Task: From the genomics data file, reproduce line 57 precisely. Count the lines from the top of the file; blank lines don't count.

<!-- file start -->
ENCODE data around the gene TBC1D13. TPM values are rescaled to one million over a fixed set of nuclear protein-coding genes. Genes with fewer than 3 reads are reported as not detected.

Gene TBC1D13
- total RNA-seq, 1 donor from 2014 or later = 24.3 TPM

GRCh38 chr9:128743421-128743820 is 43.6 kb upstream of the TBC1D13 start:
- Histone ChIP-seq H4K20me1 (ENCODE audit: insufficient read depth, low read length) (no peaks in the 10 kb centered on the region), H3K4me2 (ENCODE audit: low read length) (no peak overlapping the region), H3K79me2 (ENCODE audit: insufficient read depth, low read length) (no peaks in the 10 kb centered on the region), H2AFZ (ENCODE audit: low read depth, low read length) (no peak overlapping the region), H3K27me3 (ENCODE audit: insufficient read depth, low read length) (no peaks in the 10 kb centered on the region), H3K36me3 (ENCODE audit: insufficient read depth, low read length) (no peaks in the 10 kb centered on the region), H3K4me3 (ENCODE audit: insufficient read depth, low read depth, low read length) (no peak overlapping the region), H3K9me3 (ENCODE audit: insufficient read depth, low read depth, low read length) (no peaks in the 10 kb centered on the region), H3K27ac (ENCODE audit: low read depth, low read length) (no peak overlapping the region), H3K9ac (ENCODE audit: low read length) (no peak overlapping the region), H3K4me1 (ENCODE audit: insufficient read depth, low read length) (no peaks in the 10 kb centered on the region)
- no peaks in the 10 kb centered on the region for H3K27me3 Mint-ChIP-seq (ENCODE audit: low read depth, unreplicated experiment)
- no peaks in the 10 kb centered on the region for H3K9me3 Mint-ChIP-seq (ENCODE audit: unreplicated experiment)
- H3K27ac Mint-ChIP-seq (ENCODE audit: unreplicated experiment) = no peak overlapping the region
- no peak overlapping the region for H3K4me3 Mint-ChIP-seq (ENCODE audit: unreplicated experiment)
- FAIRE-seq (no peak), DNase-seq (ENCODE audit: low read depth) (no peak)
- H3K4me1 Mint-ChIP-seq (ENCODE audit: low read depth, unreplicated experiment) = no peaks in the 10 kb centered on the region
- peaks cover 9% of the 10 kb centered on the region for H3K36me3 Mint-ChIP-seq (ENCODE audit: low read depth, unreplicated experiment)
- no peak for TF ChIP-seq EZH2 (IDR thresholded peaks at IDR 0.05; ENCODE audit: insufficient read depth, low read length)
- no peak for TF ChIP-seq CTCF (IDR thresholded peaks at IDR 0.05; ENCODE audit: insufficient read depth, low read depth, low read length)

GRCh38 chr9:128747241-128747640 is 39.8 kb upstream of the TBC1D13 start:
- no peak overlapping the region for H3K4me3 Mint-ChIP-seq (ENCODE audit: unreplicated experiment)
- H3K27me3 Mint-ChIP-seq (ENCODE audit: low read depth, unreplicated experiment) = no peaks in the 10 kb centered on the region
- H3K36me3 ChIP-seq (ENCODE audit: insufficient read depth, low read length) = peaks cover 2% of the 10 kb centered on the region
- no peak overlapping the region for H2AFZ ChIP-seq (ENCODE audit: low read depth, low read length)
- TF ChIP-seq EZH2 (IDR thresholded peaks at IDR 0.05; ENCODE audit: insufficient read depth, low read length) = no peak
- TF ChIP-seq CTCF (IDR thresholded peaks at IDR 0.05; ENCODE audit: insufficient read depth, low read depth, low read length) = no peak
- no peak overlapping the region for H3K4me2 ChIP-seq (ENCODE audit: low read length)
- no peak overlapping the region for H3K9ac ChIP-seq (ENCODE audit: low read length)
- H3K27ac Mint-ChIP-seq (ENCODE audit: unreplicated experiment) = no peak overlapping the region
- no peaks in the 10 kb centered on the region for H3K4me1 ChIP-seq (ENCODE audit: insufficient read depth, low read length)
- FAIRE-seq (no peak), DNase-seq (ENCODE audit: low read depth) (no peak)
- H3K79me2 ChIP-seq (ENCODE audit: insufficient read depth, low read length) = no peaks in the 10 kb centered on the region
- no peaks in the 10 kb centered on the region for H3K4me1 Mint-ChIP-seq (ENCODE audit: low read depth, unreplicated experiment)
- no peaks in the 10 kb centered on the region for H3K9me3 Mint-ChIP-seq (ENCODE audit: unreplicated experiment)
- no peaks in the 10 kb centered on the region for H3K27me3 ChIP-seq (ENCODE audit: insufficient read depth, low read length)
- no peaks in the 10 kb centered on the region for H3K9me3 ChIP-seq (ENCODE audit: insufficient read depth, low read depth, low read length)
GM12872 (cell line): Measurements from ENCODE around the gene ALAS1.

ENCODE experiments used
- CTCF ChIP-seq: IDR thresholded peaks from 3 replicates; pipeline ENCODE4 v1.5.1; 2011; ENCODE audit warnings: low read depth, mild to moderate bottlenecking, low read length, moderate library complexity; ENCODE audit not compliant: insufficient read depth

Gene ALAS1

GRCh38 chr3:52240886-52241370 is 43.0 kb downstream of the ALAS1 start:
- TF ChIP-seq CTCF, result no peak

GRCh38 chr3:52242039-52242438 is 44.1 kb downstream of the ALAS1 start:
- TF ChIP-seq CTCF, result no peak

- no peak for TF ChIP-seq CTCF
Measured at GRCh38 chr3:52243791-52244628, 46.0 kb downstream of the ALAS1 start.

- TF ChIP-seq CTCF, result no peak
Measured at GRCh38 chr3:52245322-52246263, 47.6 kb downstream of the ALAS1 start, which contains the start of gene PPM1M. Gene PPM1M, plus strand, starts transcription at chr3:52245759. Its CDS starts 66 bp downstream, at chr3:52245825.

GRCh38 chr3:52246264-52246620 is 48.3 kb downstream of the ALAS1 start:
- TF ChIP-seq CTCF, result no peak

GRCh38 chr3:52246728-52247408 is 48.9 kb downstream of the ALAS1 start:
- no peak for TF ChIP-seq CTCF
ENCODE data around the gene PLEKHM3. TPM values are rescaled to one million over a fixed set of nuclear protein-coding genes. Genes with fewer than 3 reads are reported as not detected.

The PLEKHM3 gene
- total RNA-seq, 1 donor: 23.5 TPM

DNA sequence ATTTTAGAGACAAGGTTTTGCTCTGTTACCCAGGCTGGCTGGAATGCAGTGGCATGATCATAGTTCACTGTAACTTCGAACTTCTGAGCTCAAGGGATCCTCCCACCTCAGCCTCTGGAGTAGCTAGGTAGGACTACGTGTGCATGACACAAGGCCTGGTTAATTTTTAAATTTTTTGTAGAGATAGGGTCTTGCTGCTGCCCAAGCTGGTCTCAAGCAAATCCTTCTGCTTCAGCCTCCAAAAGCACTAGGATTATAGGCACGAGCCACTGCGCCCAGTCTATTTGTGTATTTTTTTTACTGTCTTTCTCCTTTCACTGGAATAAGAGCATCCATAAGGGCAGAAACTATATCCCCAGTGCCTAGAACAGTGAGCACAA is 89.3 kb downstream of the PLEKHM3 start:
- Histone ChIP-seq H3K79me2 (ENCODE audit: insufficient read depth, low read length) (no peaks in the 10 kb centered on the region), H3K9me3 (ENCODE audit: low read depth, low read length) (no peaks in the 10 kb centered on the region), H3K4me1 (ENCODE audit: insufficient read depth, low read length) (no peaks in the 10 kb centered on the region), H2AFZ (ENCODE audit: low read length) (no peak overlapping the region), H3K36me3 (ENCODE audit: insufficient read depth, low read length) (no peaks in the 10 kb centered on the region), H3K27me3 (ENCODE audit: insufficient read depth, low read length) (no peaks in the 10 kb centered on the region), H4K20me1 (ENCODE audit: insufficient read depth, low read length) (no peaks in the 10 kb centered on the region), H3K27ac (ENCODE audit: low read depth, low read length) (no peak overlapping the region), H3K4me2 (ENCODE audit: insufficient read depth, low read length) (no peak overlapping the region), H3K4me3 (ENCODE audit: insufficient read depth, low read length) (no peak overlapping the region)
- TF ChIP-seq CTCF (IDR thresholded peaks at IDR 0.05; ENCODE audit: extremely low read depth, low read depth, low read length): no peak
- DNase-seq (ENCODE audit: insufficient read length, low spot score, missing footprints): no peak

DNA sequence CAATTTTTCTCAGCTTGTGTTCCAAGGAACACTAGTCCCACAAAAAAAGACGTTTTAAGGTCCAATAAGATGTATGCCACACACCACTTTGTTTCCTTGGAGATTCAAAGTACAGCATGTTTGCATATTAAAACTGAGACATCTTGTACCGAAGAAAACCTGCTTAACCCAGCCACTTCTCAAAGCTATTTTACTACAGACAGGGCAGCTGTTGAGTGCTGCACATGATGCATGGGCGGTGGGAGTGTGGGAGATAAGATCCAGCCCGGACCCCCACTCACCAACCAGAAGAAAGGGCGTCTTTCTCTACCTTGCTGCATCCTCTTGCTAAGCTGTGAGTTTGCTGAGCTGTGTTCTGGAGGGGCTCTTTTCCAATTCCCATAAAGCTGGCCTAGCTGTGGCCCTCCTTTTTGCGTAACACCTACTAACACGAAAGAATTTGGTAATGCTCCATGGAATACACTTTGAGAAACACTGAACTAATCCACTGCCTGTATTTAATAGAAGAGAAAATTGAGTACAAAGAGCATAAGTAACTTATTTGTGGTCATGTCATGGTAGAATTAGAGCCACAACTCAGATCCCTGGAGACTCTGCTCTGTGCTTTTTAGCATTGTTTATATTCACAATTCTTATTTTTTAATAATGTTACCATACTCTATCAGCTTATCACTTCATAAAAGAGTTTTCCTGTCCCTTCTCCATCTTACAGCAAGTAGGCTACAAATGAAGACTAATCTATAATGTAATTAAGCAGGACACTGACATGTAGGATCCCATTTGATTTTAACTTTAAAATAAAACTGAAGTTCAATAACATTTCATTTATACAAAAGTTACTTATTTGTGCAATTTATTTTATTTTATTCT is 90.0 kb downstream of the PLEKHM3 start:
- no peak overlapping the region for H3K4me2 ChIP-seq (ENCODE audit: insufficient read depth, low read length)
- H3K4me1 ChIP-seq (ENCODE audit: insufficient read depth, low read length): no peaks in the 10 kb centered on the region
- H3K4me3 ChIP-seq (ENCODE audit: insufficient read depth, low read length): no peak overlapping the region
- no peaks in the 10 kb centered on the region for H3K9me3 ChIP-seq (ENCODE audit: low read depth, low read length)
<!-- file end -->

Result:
- H3K4me1 ChIP-seq (ENCODE audit: insufficient read depth, low read length): no peaks in the 10 kb centered on the region